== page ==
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Spontaneously terminating ventricular fibrillation and asystole induced by silent ischaemia causing recurrent syncope

Abstract

A 57 year old man was admitted for investigation of recurrent syncopal attacks. Holter monitoring during an attack while in hospital revealed a unique sequence of gross ST segment elevation, ventricular tachycardia, prolonged ventricular fibrillation, asystole, junctional and ventricular escape rhythm, and finally spontaneous restoration of sinus rhythm with severe ST segment depression. Subsequent coronary arteriography demonstrated severe stenoses of the right coronary artery, prompting percutaneous transluminal angioplasty and stenting. The patient has had no further syncopal attacks.

  • ventricular fibrillation
  • Holter monitoring
  • coronary stenoses
  • silent ischaemia
  • arrhythmias

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A 57 year old man presented to the accident and emergency department following a syncopal attack. There was no loss of bladder control, tongue biting or seizure. There was no history of angina-like chest pain. A complete physical examination and initial routine investigations were normal. There was no medical history of any significance. There was a positive family history of ischaemic heart disease, two of his uncles having died from ischaemic heart disease. There was no history of sudden death in the family. The patient smoked 80–90 g of tobacco per week.

On examination he was well and had no fever. His pulse was 66 beats/min and regular, blood pressure was 130/75 mm Hg. Cardiovascular, respiratory, gastrointestinal, and central nervous system examinations were all normal. A routine 12 lead ECG and chest radiography were normal. All laboratory investigations including three sets of cardiac enzymes were normal.

The patient underwent 24 hour Holter monitoring during which he had an episode of chest tightness followed by loss of consciousness on the ward but regained consciousness before the cardiac arrest team arrived. An ECG on recovery showed sinus rhythm with inferolateral ST segment depression. The Holter recording showed several episodes of transient ST segment elevation before syncopal attack. Coinciding with the attack, there was a striking sequence of events—sustained ventricular tachycardia initiated by an R on T ventricular extrasystole, prolonged ventricular fibrillation (three minutes), prolonged asystole (63 seconds), AV block, slow and fast ventricular escape rhythm, junctional escape rhythm, and finally sinus rhythm with severe ST segment depression (fig 1). The whole episode from the onset of ventricular tachycardia to the spontaneous restoration of sinus rhythm lasted for eight and a half minutes. There was no rise in cardiac enzymes and there was complete resolution of the ST segment changes on the ECG.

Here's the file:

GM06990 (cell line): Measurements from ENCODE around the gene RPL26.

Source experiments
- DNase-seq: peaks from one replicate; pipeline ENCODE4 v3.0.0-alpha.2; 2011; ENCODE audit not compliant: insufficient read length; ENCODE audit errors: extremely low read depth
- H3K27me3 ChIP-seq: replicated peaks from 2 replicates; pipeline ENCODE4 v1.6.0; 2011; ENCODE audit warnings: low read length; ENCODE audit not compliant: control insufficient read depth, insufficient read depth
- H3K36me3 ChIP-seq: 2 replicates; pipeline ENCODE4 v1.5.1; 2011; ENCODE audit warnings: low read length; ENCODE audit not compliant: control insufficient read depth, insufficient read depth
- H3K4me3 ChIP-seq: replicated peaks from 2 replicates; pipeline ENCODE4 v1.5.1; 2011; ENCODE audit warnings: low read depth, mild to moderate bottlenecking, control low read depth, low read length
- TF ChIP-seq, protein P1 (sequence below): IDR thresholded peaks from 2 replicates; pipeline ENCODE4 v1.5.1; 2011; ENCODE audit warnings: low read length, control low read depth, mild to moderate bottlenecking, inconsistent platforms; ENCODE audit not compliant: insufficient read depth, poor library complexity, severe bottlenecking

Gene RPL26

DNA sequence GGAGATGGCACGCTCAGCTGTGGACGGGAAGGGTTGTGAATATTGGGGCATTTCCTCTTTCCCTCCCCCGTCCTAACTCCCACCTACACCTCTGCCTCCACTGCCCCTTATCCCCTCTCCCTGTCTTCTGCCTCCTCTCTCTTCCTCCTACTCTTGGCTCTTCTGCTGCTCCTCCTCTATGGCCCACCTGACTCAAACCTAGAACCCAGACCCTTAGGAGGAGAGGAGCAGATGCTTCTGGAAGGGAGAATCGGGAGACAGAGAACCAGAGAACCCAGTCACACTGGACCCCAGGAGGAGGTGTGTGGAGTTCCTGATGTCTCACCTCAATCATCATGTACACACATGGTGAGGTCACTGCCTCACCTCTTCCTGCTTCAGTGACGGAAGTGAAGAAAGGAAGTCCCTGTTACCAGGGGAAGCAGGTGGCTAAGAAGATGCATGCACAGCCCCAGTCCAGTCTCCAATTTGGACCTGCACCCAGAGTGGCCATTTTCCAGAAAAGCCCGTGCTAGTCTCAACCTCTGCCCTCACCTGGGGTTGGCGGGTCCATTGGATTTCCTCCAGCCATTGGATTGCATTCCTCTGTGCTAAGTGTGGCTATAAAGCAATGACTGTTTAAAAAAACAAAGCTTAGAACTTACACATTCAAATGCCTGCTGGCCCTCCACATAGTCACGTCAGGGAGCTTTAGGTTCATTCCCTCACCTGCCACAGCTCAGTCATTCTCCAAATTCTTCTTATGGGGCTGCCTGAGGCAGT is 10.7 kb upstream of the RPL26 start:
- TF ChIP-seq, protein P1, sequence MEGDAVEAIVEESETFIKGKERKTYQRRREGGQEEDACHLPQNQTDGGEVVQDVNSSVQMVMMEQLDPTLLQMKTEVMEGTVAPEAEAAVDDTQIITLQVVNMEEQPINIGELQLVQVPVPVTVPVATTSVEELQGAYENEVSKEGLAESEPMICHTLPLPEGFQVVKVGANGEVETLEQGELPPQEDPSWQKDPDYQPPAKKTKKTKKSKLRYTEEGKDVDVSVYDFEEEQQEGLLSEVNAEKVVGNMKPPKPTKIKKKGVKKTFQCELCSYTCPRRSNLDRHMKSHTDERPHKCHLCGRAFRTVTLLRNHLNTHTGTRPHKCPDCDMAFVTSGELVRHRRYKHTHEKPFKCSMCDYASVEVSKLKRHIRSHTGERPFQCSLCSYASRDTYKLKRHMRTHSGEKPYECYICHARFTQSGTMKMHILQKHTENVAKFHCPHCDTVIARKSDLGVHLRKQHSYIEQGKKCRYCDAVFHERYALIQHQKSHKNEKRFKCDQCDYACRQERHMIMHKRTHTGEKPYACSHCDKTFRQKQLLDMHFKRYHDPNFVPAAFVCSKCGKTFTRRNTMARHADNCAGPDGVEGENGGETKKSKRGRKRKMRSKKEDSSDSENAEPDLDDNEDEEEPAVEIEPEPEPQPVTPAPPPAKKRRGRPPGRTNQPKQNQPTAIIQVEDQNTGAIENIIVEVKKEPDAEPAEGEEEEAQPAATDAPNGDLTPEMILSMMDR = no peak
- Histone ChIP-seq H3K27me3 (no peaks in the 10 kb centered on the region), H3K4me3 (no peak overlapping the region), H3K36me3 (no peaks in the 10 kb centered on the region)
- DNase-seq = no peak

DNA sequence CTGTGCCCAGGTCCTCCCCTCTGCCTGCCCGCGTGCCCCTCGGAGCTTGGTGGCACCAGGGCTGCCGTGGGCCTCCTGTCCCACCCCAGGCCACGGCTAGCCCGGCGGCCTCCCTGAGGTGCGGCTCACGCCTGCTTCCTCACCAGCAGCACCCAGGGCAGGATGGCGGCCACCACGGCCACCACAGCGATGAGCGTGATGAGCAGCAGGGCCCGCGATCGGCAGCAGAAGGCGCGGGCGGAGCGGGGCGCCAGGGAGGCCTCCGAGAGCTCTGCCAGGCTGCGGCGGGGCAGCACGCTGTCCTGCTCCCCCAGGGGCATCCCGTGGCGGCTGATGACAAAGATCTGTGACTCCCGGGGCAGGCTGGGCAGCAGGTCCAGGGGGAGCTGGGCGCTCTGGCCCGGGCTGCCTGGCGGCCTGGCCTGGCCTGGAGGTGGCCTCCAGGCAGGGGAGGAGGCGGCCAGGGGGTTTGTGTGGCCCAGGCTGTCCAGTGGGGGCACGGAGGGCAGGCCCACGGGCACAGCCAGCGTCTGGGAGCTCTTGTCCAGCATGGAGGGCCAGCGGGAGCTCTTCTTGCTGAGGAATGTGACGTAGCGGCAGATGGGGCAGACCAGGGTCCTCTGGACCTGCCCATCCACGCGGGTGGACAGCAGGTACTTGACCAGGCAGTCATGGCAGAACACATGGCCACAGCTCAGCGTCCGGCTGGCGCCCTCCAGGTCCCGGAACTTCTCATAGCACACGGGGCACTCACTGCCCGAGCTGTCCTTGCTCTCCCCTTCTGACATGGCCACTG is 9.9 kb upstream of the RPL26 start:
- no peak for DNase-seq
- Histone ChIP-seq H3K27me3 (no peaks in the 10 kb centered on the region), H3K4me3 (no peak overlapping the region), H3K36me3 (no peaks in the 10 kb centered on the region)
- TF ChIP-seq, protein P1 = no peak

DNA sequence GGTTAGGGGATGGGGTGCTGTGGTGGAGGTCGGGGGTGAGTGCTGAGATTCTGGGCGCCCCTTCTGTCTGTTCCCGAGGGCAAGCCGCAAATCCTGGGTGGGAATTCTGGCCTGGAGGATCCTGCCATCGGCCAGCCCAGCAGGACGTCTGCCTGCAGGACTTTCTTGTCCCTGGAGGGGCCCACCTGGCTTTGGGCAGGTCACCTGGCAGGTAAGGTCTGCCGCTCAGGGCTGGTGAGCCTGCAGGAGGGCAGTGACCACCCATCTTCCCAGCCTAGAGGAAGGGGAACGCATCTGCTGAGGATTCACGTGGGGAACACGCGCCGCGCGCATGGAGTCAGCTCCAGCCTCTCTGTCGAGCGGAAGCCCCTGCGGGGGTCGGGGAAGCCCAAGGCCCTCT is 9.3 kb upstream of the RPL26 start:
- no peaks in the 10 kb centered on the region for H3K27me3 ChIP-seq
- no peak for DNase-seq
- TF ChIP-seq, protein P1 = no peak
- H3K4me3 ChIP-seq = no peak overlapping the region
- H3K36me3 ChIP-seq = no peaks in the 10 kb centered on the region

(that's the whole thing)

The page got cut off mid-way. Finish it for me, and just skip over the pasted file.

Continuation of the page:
Figure 1

24 hour Holter monitor recording showing (A) onset of severe ST segment elevation; (B) ventricular tachycardia; (C) ventricular fibrillation; (D) ventricular asystole; (E) junctional and ventricular escape rhythm; and (F) sinus rhythm.

Subsequent coronary arteriography revealed two severe stenoses of the right coronary artery (fig 2), which prompted percutaneous transluminal coronary angioplasty and stenting. The patient has had no further syncopal episodes.

Figure 2

Left: Angiogram showing stenoses of the right coronary artery. Right: Same coronary artery after stenting.

Discussion

Spontaneously terminating ventricular fibrillation is rare but has been described before.1-4 Two cases where coronary arteriography was performed showed normal coronary arteries.1 2 One case had ventricular fibrillation followed by ST segment depression and was thought to be caused by coronary reperfusion following silent ischaemia.1

Our case illustrates a unique combination of spontaneously terminating prolonged ventricular fibrillation and asystole triggered by silent ischaemia associated with severe coronary stenoses, successfully treated by PTCA and stenting.

Recurrent syncope is a common clinical problem with a variety of causes but serious ventricular arrhythmias caused by silent ischaemia should be considered in such patients. This case draws attention to the potential arrythmogenicity of silent ischaemia.

Acknowledgments

We are grateful to Dr Peter Mills and Dr Anthony Nathan, consultant cardiologists at Royal Hospitals NHS Trust for their invaluable help in presentation of this case report.

References

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